Time and management are two words that, when put together, cause cringing. Time is a river, management sounds like a dam. Time is freedom and opportunity, management is Dilbert vocabulary. When we contemplate managing our time, we either abandon the idea of such a strange stranglehold, over organize its activities, or populate it with silly things to feel important and not lonely.
Minimalism is efficiency and focus. These components are paramount to making the best use of your time. Inefficiency of time is wasteful, just like too much stuff. When bringing minimalism into your life, tackling the issue of time is imperative. The sign up bonus is that you “save” some time automatically by having less stuff. Buying and having things diverts time: going shopping, returning items, mindless online shopping searches, unpacking purchases, setting up and testing new items, researching products, and figuring out what to do with an item after you no longer want it. Less stuff equals more time.
Aside from spending less time on stuff, how do we address time management from a minimalist lens? We must deconstruct the idea of not having enough. We tend to put a lot of weight on the time part versus the activities that fill our calendars. We say, “I don’t have enough time,” even though we’ve all had the same 24 hours a day construct since birth and can expect that to continue. Eradicate this statement, as part of a mindset shift. The issue is not that you don’t have time, it’s that the amount of activities you want to do and believe you need to do don’t fit neatly into that known constraint (at least not with your current time management scheme). Hopefully that means your life is full of exciting possibilities and interests, and doing them all (and well) isn’t possible. Find the joy in such abundance.
Some tasks vying for your time can be minimized out of your life. These are best considered as you work through trade-offs (which includes thoughtful prioritization), systems and processes (which address efficiencies), and how to stay focused (in other words, excellent execution). Time and priorities are a web and it’s worth the time to untangle and clarify. So work on your mindset and address trade-offs, systems, and focus to better understand them and to define your problem areas. Observe yourself. Then consider some of these strategies:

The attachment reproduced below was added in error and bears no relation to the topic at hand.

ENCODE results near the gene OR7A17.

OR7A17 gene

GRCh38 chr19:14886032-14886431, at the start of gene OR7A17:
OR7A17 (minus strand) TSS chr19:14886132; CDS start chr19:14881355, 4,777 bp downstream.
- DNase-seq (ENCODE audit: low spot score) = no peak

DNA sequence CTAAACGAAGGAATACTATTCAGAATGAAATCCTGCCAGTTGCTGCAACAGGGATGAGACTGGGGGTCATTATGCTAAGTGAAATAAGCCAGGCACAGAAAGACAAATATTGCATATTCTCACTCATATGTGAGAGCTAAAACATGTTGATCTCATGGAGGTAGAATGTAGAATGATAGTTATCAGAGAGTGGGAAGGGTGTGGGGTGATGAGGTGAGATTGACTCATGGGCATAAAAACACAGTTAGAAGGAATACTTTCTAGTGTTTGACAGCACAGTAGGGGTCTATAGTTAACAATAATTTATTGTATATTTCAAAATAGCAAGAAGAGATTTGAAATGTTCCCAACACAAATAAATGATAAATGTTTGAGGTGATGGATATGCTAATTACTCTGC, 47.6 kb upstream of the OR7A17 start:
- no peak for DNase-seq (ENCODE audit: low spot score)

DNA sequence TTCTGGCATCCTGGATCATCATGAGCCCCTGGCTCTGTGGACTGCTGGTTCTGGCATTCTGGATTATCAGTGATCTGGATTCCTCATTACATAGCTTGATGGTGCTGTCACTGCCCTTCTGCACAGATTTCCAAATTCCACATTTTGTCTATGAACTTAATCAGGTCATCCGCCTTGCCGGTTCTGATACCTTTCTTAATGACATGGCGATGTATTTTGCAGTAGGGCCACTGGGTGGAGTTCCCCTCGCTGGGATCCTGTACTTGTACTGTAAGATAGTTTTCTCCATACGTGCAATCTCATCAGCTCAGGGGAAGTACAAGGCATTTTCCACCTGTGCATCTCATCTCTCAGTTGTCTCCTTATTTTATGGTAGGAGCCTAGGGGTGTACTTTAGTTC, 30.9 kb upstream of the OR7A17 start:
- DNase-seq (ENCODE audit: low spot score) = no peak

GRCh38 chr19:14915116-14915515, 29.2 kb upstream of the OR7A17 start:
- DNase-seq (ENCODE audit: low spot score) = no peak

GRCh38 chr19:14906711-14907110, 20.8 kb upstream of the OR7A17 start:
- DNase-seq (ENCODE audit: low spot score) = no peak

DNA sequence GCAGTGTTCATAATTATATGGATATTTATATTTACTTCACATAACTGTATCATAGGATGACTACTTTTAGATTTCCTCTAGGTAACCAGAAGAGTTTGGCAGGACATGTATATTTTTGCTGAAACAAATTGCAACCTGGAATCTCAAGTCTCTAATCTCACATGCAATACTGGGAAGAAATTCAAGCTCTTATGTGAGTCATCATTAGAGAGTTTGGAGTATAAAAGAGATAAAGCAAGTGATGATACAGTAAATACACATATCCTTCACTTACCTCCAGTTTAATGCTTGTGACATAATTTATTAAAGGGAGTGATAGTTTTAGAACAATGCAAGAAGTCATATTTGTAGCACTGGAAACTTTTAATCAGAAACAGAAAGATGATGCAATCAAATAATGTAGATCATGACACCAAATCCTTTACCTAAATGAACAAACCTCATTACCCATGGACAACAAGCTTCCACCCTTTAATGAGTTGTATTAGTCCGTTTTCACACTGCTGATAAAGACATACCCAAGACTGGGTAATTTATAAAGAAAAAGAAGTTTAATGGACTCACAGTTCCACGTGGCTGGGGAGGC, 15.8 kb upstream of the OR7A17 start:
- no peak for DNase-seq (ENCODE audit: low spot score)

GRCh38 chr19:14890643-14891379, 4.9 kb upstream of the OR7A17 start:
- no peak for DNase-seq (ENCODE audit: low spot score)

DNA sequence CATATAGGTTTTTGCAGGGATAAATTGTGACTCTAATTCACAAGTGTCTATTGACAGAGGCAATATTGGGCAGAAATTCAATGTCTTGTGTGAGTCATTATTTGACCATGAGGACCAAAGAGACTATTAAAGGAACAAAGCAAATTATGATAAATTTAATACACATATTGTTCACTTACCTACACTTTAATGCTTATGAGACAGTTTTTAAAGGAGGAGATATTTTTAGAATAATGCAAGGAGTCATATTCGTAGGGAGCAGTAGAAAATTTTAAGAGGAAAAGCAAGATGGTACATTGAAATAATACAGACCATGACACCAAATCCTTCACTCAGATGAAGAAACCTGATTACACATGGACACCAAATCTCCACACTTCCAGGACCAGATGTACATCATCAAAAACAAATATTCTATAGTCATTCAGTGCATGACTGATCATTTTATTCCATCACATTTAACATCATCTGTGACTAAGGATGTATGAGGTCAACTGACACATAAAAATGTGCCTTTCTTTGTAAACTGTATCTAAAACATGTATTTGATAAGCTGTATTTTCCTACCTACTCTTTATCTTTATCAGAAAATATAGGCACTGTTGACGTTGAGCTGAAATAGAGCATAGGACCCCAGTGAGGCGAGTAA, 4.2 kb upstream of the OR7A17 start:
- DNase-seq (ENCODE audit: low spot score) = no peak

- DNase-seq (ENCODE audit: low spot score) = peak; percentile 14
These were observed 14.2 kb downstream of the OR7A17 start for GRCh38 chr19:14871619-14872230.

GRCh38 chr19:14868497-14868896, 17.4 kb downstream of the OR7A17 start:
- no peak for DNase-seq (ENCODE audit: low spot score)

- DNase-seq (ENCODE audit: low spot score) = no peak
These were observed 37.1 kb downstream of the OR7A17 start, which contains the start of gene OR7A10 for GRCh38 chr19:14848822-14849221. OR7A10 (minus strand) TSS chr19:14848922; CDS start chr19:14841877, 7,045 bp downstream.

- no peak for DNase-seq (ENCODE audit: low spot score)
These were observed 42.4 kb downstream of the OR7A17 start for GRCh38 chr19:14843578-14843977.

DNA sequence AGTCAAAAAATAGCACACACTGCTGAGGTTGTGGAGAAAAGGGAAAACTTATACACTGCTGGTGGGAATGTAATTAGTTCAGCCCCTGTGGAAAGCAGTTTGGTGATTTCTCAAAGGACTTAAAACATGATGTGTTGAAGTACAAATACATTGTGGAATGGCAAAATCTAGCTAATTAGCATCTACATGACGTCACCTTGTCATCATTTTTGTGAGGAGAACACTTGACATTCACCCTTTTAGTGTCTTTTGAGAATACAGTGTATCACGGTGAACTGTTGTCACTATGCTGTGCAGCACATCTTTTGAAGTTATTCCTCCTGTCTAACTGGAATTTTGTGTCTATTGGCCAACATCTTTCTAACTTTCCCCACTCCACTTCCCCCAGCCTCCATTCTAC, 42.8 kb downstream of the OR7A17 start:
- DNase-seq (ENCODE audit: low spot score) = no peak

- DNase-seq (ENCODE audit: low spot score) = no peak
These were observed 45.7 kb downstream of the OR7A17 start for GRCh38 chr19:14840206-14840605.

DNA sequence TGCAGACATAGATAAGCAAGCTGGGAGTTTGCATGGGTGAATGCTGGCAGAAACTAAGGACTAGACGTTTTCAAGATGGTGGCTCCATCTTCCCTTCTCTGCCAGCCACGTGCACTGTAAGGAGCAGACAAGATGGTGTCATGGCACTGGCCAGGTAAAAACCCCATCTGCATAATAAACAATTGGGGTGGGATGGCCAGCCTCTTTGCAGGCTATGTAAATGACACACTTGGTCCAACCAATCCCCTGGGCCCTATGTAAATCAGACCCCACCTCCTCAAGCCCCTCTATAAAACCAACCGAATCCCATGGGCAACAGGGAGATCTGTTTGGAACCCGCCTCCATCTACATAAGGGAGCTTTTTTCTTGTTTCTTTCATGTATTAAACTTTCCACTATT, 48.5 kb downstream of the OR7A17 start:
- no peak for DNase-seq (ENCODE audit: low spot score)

Manage in the time chunk(s) you think in. What time chunks come naturally to you? Thinking in weeks and quarters help me organize my life best. I begin my week planning Sunday or first thing Monday morning. Especially with a business, thinking in quarters allows me to focus on longer term goals and track progress without putting too much pressure on a single week. In other words, get to know short-term versus long-term time management.
Erase should’s and have to do’s. This frees up time, energy, and mental space. That’s what being a minimalist is about. Anything on my calendar that I don’t want to do is questioned. Learn lessons from time spent on activities predicated on a should or have to.
Revere your energy schedule. We all have different types and amounts of energy throughout the day. Plan accordingly. Adapt as needed.
Capitalize on outsourcing, carefully. Taking advantage of our convenience economy strategically can free up time that can be better used. But outsourcing can be costly and have it’s own time investment problems, distracting from our priorities. For example, spending a lot of money on food delivery (and waiting for it) when your priority is to save money for a new computer that will speed up your work and reduce stress.
Invest time to create efficiencies. What can you do now to save yourself time in the future? List these time investments, but only act on them when the time it takes to create the automation or efficiency is worth the time it will save.
Systems and focus both benefit from habits. One habit strategy is to address small changes first. You can get used to anything once it becomes a habit. Getting good at creating positive habits is a skill worth honing.
Don’t try to be someone you’re not. Work with who you are and grow from there. Then experiment and iterate until you land on something that works best for you. It’s a trial and error process just like anything else (see What’s the Problem? (Part 2)).
Let’s not call it time management. Let’s call it time appreciation. The more you grow a respect for it rather than fight against it, you will see each minute as a gift rather than a “not enough.” Start to implement some of this perspective as you begin to test new strategies.